Adobe Lightroom 2019

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Adobe Lightroom 2019

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Adobe Lightroom CC 2019 (officially Adobe Photoshop Lightroom) is a creative image organization and image manipulation software developed by Adobe Inc., as part of the Creative Cloud subscription family. It is supported on WindowsmacOSiOSAndroid, and tvOS (Apple TV). Its primary uses include importing/saving, viewing, organizing, tagging, editing, and sharing large numbers of digital images. Lightroom’s editing functions include white balance, tone, presence, tone curve, HSL, split toning, detail, lens corrections, and calibration manipulation, as well as transformation, spot removal, red eye correction, graduated filters, radial filters, and adjustment brushing.

Overview

Unlike Photoshop, Lightroom is a non-destructive editing software that keeps the original image separate from any in-program edits, saving the edited image as a new file. While Photoshop includes doctoring functions like adding, removing or altering the appearance of individual image items, rendering text or 3D objects on images, or modifying individual video frames, Lightroom is a library and development software. Lightroom can store and organize photos once imported into the platform database, and is currently compatible with TIFFJPEGPSD(Photoshop), PNGCMYK (edited in RGB color space) and raw image formats.[5]

Initially, Adobe Lightroom was only available on desktop operating systems. However, in 2017, it was expanded to support mobile operating systems with the release of Lightroom Mobile. Also in 2017, Adobe released a brand new variant of Lightroom, called Lightroom CC to be more cohesive with their mobile software. The existing version of Lightroom was renamed Lightroom Classic CC. While similar in some ways, all three Lightroom variations have significant differences in how they store images and interact with Adobe’s cloud storage offering and in feature parity. Lightroom CC actively stores all uploaded photos and RAW files on a cloud server, while Lightroom Classic CC holds the software power designed for desktop systems.[6] Both CC platforms and Lightroom Mobile also allow users to create, upload, and export Lightroom presets, a batch copy of an image’s in-program edits. There is currently a large market for Lightroom presets as a tool for both mobile and digital photographer looking to build their brand, develop their skills, and improve their workflow process.[7]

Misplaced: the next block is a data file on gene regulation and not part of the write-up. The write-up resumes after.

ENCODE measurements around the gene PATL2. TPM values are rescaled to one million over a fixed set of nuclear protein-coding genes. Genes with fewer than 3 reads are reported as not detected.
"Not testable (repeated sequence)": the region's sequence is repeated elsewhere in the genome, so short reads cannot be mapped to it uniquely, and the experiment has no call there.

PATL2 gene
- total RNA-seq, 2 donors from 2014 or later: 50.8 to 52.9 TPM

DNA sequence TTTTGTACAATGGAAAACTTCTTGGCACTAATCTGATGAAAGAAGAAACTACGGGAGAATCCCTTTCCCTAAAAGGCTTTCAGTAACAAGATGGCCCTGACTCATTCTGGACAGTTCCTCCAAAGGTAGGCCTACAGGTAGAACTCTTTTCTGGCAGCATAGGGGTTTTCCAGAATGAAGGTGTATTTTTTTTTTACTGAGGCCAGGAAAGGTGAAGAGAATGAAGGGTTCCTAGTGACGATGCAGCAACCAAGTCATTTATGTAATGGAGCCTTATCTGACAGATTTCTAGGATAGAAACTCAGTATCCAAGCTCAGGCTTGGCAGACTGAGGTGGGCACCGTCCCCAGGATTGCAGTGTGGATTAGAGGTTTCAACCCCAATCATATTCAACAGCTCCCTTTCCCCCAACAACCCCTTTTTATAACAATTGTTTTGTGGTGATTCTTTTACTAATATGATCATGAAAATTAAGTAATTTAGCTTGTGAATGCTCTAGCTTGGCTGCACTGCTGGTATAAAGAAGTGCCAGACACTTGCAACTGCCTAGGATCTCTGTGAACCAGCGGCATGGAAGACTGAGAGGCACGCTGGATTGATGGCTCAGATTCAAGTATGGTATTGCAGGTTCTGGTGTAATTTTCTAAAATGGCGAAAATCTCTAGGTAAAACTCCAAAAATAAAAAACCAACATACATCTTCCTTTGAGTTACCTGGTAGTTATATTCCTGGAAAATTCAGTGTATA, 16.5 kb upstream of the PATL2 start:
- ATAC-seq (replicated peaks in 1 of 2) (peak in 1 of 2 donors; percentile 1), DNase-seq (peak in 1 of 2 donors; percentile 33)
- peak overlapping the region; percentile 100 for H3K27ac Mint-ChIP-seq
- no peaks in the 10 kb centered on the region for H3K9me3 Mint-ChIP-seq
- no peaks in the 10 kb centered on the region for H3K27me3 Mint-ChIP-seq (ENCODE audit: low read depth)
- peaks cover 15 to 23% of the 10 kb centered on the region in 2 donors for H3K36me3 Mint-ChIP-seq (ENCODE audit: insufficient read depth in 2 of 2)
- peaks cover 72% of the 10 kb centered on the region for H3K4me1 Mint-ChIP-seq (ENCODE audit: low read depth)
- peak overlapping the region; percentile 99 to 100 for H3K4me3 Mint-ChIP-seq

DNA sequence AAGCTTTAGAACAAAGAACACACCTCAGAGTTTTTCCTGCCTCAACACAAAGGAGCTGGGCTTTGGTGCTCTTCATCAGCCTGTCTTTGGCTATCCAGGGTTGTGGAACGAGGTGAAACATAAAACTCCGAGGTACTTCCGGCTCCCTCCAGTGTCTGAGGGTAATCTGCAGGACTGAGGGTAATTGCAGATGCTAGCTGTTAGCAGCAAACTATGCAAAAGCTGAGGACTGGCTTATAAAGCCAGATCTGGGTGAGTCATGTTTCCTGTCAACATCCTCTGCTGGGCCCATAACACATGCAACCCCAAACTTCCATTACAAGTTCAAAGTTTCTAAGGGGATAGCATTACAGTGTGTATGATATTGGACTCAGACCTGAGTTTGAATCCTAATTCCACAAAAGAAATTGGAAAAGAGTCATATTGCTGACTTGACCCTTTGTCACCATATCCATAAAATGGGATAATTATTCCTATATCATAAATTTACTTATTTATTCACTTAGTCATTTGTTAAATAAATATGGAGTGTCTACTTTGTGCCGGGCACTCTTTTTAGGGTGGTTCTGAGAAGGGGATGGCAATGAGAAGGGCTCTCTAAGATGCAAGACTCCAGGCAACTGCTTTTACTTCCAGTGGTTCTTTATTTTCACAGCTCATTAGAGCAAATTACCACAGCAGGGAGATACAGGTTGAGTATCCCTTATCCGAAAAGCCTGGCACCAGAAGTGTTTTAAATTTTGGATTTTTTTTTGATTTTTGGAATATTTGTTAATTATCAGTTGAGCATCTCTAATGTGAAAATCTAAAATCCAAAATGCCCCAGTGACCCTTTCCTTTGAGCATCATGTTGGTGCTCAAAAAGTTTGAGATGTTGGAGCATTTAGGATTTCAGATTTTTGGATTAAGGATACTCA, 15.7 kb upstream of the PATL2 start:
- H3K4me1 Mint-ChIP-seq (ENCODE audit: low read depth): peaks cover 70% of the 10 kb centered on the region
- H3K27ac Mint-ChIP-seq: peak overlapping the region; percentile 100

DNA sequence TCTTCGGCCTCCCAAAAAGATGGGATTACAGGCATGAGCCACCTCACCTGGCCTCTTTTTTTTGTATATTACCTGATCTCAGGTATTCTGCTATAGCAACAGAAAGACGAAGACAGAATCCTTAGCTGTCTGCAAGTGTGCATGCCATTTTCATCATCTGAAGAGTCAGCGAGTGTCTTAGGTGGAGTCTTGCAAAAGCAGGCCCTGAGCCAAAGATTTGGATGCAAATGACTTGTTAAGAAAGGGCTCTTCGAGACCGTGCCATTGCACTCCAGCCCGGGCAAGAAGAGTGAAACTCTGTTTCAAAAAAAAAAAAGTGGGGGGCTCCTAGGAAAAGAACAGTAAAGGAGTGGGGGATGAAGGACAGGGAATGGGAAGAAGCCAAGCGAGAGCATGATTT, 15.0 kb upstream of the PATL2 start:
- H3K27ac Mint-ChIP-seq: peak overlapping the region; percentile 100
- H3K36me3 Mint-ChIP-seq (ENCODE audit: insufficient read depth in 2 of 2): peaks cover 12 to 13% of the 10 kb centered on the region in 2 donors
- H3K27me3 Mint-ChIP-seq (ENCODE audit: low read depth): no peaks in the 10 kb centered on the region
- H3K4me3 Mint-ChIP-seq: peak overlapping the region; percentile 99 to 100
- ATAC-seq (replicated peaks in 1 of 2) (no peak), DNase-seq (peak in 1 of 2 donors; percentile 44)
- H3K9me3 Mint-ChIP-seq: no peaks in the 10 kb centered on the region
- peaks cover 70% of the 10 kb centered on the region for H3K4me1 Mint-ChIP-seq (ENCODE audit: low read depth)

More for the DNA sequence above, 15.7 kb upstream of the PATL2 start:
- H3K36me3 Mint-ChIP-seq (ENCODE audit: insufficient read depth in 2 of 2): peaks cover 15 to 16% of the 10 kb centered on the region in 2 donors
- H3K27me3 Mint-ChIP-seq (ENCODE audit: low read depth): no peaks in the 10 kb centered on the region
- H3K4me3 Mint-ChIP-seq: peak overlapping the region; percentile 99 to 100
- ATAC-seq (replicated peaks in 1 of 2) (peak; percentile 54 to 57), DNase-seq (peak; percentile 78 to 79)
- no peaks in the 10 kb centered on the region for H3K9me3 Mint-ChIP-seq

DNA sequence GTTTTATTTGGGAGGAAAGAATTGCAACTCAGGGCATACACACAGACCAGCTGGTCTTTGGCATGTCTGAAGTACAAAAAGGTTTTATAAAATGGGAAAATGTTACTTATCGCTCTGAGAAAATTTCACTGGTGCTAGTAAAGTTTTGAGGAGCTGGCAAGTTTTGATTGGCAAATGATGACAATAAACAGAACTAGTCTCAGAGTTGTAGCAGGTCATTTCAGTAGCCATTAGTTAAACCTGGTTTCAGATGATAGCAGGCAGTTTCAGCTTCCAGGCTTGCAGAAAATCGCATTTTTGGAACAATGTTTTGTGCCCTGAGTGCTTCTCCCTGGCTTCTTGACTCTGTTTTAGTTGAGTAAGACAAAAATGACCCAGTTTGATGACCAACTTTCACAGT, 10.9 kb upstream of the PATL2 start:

Lightroom Classic CC [8] and Lightroom CC feature the following workflow steps:

Library

Similar in concept to the ‘Organizer’ in Adobe Photoshop Elements and other image organizers, this module imports and exports images, creates image collections, organizes images by their metadata, and allows for users to flag, rate, tag, and color code images. Library is the gateway into Lightroom. Library is home to Lightroom extensions, extras, and plug-ins like focus finder.

Develop

Supports non-destructive editing of images in batch form. This module is more for retouching and manipulations, such as enhancing and improving digital photographs by changing color balance, improving tone, sharpening, reducing noise, cropping, straightening, and converting to black-and-white. Lightroom cannot create or edit non-photographic images, such as drawings, symbols, line arts or diagrams or maps, or render text or 3D objects. It has very limited photo doctoring features, including spot removal, brush adjustments, radial and graduated filters, and red eye removal. Another often used feature in the Develop module is the ability to synchronize edits from one selected photo to the whole selection.